US Crude Oil Price Forecast: Bearish
• The inflation fight goes on across major economies with higher rates all but certain
• Crude prices needn’t plummet, but a continued meander lower is likely
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Crude oil prices will remain weighed down by concerns about final demand this week as monetary authorities all over the world focus on fighting inflation even if victory must come at a severe cost to growth. While the United States Federal Reserve has paused its long rate-hiking cycle to assess its effects of it, pretty much all other developed-market central banks are still in the midst of theirs. Even the Fed is expected to restart the process unless inflation rolls over. There’s little sign of that to date. Rates will all but certainly go higher, and perhaps much higher, yet in the Eurozone, United Kingdom, and, perhaps in Australia and Canada too. West Texas Intermediate crude prices fell below psychological support at $70/barrel after the Bank of England raised borrowing costs on June 22.
Clearly an environment in which economic slowdown is at best a side effect and at worst the object of official policy won’t be a constructive one for energy markets and this glum truth is reflected in crude oil prices. Even production cuts by the Organization of Petroleum Exporting Countries have failed to meaningfully support prices. The overall prognosis is that plentiful supply will meet lackluster demand, at least for the remainder of the year. Oil from countries under Western sanction such as Russia and Iran is finding willing buyers elsewhere, adding to oversupply concerns.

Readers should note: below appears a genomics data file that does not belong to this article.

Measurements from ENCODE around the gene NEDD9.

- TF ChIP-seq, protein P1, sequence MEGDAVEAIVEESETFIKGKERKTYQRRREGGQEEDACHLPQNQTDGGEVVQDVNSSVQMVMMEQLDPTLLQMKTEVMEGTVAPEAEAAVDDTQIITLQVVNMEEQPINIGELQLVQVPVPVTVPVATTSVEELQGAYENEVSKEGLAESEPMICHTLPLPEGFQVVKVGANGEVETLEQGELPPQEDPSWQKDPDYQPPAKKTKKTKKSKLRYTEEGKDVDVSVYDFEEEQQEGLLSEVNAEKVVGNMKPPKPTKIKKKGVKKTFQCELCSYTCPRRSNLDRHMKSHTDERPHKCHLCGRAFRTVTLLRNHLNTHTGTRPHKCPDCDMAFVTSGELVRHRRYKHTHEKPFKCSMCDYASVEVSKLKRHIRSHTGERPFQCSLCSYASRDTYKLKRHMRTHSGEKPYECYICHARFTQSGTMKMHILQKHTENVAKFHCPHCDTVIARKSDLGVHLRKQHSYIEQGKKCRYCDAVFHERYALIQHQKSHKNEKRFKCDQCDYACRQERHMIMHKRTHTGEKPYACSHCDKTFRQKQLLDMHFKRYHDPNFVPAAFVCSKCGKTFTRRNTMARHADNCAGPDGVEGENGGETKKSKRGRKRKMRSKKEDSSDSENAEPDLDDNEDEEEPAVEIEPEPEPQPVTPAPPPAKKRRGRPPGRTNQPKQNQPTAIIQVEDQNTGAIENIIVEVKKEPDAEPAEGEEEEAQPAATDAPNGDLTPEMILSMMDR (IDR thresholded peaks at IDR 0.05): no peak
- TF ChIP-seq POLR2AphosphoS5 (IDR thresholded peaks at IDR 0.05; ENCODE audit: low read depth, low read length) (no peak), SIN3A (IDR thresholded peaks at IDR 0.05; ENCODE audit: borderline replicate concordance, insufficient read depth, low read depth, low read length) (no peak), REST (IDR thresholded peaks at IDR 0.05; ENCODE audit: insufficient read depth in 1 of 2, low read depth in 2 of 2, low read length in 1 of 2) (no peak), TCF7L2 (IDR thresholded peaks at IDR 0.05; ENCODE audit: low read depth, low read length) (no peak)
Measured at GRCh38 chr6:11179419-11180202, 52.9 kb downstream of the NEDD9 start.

China’s demand also looks likely to underwhelm as that nation’s Covid recovery already seems to be spluttering.Oil bulls may cling to the hope that Beijing will be forced into economic stimulus measures in order to support its economy. It has trimmed prime lending rates already and may go further. However, stimulus can be a dangerous road in inflationary times and the market probably shouldn’t hope for much here. Throw in the ongoing war in Ukraine and it’s perhaps surprising that crude oil prices aren’t weaker. They may be being saved further falls by nothing more than seasonality. The northern hemisphere summer can often be a time of rangebound trading.
The coming week offers plenty of economic data which may move the market, but none which seems likely to shift the gloomy backdrop.US durable goods orders, China’s Purchasing Managers Index for manufacturing, and Germany’s Ifo business survey will all throw light on likely energy demand. US consumer confidence numbers are also due, as is the final official growth data for this year’s first quarter.
There’s not a lot of cheer baked into forecasts for any of these numbers, and even modest upside surprises could see oil markets move. In terms of more market-specific news, US oil stock data from the Energy Information Authority is also on the docket. Overall, while oil prices may not fall much further this week, there seems very little hope that they are going to buck their overall trend, so it’s another bearish call this week.
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Prices are once again leaking out of the admittedly very broad trading band established between the low of December 9 at $70.30 and the peak of April 12 at $83.41. The market has tended to fight back into that range whenever it has abandoned it but a clear pattern of lower highs and lower lows in place since May 2 suggests that the will to do so is fading. If prices close out this month below that range, as they look likely too, then we may well see deeper falls.
For now, the market has trendline support at $65.66, but a fall below that would put the March lows down at $64.97 back in uncomfortable focus.
–By David Cottle For DailyFX